As cases mounted earlier this year, several medical societies came out in favor of strict mandates for health care workers, arguing these employees have a special obligation to keep their patients and colleagues safe. And many large, multistate hospital systems and large nursing home companies began requiring staff vaccination, although others lobbied against blanket requirements.
Many nursing homes had large numbers of workers who remained unvaccinated even after Mr. Biden announced the plan to mandate immunizations. The administration said that about 40 percent of all hospitals already required vaccinations. About 73 percent of nursing home workers are now vaccinated, according to federal data.
In the new lawsuit, the 10 states — Alaska, Arkansas, Iowa, Kansas, Missouri, Nebraska, New Hampshire, North Dakota, South Dakota and Wyoming — claim that the federal government has overreached its authority to dictate what happens in their states. “This case illustrates why the police power over compulsory vaccination has always been the province of — and still properly belongs to — the states,” they argue in the lawsuit.
Despite the push by some nursing homes and hospitals to weaken the requirement, the administration chose to insist on vaccination. “It’s critical to us to make sure we’re ensuring the safety of residents living in nursing homes and other individuals in health care settings,” said Chiquita Brooks-LaSure, the administrator for C.M.S., in an interview. Vaccinated staff are less likely to get sick and spread Covid, she said.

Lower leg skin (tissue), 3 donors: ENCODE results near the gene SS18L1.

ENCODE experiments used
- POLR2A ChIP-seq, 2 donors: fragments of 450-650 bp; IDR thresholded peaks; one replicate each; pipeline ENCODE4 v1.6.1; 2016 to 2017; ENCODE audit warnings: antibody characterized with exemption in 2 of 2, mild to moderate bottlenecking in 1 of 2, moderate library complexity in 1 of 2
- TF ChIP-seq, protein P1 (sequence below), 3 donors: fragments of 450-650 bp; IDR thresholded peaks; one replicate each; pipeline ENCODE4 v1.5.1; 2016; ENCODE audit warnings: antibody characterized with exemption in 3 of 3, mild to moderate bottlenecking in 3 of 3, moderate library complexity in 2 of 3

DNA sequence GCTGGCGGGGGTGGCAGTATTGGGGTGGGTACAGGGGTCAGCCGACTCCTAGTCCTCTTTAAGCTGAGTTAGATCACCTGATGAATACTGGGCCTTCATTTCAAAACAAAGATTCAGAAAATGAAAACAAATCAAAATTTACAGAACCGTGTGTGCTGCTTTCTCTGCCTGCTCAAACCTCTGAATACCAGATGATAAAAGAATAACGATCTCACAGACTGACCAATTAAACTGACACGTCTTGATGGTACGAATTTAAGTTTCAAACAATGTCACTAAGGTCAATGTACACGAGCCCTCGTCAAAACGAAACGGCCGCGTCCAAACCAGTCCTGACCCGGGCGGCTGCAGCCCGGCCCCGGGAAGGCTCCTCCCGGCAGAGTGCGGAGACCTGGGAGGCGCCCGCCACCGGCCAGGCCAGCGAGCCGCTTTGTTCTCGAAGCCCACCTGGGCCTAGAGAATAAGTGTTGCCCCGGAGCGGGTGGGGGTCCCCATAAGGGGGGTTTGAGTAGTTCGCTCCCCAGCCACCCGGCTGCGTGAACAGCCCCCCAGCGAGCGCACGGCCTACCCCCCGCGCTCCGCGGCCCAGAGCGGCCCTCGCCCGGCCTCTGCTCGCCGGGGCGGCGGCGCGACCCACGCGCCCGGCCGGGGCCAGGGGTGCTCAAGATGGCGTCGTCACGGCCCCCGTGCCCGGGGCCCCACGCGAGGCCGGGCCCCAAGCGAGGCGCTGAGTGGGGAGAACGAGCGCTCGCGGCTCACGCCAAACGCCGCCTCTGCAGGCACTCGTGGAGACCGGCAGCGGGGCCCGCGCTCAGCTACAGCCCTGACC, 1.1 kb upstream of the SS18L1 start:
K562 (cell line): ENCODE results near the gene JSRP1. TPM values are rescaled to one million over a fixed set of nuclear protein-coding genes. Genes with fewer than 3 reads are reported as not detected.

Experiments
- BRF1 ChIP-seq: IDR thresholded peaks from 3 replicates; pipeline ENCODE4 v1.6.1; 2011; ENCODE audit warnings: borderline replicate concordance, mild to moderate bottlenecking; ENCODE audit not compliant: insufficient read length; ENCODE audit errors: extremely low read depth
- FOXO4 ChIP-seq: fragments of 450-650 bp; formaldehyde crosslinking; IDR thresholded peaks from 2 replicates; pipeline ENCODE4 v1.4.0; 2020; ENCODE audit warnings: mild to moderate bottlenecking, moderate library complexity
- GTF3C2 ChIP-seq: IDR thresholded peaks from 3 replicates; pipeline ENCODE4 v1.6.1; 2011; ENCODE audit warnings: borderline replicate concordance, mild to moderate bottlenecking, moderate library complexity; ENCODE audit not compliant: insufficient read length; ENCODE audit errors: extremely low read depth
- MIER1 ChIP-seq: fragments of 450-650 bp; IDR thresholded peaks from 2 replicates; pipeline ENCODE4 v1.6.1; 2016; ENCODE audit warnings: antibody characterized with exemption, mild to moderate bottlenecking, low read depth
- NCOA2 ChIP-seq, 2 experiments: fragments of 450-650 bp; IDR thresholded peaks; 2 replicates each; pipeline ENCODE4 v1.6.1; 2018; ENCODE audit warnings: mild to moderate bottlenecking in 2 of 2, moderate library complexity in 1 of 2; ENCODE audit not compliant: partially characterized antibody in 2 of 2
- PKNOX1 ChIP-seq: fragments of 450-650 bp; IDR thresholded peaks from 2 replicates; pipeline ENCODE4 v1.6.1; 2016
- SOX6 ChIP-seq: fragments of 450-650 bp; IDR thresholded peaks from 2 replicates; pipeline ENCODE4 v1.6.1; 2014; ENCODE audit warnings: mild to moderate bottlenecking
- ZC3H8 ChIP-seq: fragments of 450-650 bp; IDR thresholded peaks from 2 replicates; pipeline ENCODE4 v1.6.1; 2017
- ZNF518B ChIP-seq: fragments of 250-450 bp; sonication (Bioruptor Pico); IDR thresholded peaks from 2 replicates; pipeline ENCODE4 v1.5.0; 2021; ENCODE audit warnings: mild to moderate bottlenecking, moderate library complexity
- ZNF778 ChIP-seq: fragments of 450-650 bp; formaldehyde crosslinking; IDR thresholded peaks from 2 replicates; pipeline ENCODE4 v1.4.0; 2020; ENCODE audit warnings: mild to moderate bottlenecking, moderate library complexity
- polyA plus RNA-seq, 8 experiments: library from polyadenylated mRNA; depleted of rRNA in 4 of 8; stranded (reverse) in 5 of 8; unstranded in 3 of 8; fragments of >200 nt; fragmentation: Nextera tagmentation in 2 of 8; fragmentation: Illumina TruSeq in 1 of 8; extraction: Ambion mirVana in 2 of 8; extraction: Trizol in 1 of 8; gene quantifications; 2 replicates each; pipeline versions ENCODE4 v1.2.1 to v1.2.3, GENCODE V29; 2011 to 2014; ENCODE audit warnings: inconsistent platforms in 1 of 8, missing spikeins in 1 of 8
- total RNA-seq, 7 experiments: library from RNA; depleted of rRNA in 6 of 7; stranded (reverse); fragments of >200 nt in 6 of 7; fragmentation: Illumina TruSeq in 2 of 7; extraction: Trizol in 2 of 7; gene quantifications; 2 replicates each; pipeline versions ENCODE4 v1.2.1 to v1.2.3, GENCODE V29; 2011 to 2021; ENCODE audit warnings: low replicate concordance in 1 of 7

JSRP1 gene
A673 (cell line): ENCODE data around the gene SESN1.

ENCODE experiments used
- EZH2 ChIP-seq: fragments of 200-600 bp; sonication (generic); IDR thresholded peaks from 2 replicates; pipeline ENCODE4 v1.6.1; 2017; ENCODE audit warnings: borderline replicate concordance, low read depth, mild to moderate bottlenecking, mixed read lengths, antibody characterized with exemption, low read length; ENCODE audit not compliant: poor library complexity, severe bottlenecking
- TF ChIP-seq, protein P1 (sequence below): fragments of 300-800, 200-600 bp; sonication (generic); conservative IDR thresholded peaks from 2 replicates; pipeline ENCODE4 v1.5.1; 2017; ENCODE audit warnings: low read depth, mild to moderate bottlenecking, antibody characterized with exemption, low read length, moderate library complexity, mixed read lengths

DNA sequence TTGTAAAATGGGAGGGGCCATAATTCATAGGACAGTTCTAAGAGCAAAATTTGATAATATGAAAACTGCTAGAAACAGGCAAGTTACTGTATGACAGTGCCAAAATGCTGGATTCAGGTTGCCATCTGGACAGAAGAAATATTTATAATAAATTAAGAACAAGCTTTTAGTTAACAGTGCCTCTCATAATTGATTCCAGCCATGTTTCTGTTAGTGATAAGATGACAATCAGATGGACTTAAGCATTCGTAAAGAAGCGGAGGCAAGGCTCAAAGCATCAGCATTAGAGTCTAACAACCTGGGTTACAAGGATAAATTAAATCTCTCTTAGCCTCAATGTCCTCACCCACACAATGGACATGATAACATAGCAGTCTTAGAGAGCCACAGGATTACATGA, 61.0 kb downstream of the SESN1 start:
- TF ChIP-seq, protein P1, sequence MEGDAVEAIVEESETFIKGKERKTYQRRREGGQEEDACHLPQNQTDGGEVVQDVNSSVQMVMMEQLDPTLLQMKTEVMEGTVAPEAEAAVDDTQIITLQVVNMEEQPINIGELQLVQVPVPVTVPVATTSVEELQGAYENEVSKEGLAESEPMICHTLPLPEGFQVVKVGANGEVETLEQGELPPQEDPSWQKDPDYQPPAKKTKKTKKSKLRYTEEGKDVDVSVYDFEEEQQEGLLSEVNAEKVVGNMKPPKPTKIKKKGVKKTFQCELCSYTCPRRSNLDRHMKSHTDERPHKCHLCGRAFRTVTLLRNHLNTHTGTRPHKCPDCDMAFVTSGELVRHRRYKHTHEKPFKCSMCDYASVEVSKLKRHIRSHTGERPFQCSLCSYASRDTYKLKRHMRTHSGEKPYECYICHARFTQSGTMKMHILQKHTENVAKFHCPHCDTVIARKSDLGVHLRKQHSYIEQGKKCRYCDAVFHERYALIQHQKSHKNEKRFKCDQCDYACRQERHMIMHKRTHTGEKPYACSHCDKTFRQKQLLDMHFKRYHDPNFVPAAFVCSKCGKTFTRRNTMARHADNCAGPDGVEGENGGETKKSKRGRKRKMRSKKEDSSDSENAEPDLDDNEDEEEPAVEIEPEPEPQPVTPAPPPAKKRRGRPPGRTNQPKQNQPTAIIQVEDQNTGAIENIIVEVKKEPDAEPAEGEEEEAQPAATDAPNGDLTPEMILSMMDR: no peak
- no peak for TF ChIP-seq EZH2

Ms. Brooks-LaSure acknowledged the providers’ concerns over losing workers who refuse to be vaccinated but she said mandates often ease shortages because employees don’t become infected. “What we’re seeing on the ground is that they are not going to work because they are sick,” she said.
She also cited the experience in states that have issued requirements as evidence that vaccination rates will rise as a result of the government’s decision. Many large systems mandated the vaccine but found only a small minority of employees unwilling to be vaccinated.
While some nursing homes and hospitals have expressed disappointment over the new rules, there is little expectation that large numbers will lose their government funding. Medicare does have the authority to discontinue financing for providers that do not comply, but Ms. Brooks-LaSure emphasized that the agency’s approach will be to work with facilities. “Our focus is really on educating providers and getting people to be in compliance,” she said.